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Fallout from heat-treated wire parts

Fallout from heat-treated wire parts

Fallout from heat-treated wire parts

Need some back up to present to customer that a 1 to 1.5% fallout from heat treating a wire formed part is acceptable.
Any help would be appreciated they are driving me crazy.

RE: Fallout from heat-treated wire parts

What is your definition of fallout?  Do you mean product that does not conform to the specification?  Do you mean literally parts that are lost during the heat treating operation, and are no longer recoverable?  What is the specific quality problem?

RE: Fallout from heat-treated wire parts

Parts that are lost during the heat treating operation and are no longer recoverable.

RE: Fallout from heat-treated wire parts

Thank you for the clarification.  What is the heat treat process being used (quench and temper? annealing?) and what type of furnace is being used?  Your range is not unheard of for small parts in a continuous, mesh-belt process, but would be extraordinary for parts processed in vacuum furnaces with high pressure gas quenching.  Are you required to be certified according to QS-9000 or ISO/TS 16949?  If so, continuous improvement is a requirement, and therefore you should be working on methods for reducing the fallout rate.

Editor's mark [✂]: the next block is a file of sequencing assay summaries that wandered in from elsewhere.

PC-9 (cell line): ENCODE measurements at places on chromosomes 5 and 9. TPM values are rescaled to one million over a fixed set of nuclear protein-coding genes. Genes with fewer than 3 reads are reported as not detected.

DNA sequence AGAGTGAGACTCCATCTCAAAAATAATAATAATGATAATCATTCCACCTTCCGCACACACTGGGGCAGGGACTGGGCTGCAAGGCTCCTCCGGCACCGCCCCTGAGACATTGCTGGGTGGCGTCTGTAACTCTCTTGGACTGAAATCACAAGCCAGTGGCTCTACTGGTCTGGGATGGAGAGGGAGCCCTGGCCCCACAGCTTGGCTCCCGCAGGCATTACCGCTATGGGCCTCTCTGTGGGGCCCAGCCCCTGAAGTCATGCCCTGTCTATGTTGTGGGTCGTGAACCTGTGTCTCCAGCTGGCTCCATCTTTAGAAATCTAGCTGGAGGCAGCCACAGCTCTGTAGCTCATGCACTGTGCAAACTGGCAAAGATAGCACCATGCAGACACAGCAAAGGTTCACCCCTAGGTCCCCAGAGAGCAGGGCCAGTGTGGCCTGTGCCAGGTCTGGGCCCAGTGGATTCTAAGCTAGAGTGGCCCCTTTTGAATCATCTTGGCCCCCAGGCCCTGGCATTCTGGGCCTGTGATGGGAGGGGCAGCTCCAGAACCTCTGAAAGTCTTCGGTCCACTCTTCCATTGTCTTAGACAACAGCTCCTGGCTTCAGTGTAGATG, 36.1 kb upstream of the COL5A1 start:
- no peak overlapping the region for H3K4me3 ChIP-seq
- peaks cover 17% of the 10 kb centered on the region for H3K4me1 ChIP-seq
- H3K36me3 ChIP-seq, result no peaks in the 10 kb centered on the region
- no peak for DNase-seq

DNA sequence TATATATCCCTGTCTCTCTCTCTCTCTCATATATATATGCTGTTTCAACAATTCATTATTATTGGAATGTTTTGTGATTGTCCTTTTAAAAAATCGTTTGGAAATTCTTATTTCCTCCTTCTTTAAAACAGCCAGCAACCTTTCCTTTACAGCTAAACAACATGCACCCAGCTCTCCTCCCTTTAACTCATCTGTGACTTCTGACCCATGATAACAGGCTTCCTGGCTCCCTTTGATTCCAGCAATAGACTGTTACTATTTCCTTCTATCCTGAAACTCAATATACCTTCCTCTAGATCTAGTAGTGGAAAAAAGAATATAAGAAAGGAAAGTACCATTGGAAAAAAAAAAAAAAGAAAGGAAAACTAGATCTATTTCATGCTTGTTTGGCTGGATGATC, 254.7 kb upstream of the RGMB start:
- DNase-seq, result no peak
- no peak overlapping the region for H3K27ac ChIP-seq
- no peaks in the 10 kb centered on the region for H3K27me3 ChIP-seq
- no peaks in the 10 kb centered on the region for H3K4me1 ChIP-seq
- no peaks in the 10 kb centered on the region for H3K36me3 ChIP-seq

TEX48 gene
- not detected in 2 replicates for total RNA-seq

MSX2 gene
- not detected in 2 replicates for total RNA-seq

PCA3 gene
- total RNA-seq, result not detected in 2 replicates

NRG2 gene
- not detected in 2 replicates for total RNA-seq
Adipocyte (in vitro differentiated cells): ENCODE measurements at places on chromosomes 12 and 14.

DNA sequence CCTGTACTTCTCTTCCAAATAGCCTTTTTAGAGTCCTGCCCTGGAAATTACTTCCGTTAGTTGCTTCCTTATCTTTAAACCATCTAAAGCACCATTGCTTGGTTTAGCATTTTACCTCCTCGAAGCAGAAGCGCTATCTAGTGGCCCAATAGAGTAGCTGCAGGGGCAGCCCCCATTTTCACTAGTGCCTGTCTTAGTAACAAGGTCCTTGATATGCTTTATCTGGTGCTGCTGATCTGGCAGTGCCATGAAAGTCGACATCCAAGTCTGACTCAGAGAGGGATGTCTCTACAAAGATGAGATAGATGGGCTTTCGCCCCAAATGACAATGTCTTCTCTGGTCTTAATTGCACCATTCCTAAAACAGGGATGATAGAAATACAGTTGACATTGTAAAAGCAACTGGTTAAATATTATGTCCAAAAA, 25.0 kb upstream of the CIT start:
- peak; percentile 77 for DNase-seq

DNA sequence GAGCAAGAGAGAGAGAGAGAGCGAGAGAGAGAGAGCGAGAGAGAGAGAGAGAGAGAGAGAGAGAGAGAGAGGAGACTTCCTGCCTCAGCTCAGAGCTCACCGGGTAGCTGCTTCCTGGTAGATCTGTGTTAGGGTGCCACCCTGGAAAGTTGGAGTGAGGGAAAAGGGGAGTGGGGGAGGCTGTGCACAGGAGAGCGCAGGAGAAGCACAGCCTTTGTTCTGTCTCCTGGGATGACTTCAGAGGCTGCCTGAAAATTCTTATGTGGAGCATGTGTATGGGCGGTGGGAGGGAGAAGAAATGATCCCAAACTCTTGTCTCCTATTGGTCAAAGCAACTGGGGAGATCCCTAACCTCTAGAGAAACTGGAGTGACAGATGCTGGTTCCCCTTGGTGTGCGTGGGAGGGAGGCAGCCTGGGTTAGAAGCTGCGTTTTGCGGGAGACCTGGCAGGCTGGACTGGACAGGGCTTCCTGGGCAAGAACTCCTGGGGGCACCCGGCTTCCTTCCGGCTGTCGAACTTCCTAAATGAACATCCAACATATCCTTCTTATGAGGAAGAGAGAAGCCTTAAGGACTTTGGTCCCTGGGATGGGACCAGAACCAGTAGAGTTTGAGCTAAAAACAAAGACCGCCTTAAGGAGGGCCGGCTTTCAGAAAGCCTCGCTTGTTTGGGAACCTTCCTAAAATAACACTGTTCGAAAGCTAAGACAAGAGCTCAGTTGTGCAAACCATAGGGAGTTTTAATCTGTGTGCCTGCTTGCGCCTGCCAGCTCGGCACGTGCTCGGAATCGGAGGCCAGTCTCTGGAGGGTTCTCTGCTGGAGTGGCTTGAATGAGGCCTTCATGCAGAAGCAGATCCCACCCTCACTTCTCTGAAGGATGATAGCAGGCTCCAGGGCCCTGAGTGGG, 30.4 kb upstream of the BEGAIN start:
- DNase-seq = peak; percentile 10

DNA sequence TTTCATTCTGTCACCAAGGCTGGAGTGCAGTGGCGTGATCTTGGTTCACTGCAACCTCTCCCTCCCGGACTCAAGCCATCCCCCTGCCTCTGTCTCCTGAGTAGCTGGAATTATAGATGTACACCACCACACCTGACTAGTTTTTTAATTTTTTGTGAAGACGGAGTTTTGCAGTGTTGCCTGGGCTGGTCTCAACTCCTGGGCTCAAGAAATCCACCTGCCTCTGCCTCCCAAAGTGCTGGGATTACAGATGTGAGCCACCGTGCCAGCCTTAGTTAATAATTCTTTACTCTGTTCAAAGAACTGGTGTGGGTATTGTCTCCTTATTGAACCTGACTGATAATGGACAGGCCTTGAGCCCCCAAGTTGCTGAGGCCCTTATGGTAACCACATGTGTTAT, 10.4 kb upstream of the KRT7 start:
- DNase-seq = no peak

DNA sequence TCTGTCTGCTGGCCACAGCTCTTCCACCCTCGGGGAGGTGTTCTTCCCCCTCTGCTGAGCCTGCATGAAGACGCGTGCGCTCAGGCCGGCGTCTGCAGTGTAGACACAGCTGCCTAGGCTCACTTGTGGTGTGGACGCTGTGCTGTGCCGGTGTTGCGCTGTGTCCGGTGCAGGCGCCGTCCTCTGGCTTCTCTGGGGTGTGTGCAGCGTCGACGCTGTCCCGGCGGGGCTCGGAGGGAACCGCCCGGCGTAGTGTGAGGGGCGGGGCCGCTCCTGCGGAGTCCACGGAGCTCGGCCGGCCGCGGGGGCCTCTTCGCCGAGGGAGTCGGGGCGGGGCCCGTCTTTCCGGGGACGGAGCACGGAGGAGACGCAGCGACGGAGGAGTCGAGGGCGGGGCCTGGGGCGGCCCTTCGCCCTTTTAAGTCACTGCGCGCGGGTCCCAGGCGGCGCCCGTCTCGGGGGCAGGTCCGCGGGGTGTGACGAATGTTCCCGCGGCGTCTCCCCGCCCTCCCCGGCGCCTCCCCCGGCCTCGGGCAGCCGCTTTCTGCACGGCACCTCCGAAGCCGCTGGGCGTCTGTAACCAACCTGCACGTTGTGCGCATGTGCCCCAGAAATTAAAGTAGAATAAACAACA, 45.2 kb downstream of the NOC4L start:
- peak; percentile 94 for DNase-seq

RE: Fallout from heat-treated wire parts

the wire is already annealed when we get it after forming parts we send out to get heat treated. Heat treating is to take it up to 25-35 Rockwell. Their furnaces are gas batch furnaces. The parts are placed into basket sent through then
quenched. We are not ISO or QS but the heat treaters are.

RE: Fallout from heat-treated wire parts

The problem is usually in the quench tank, especially when the parts are small or thin.  If your heat treater would drain their quench tank, you would find almost all of the lost parts at the bottom.

RE: Fallout from heat-treated wire parts

The parts are not lost they are distorted where they are out of tolerance.

RE: Fallout from heat-treated wire parts

That small percentage is not un-common.  The amount of distortion can depend on the part geometry, material and how it is processed.  

You could take the customer to the heat treater and test a batch before and after processing for distortion; they could watch the fallout for themselves.  Or, do it yourself and show them the data and stand your ground.

If they are not willing to accept that then show them estimates for fixture quenching and they ahould not bother you much after that.

Feeling frisky.........

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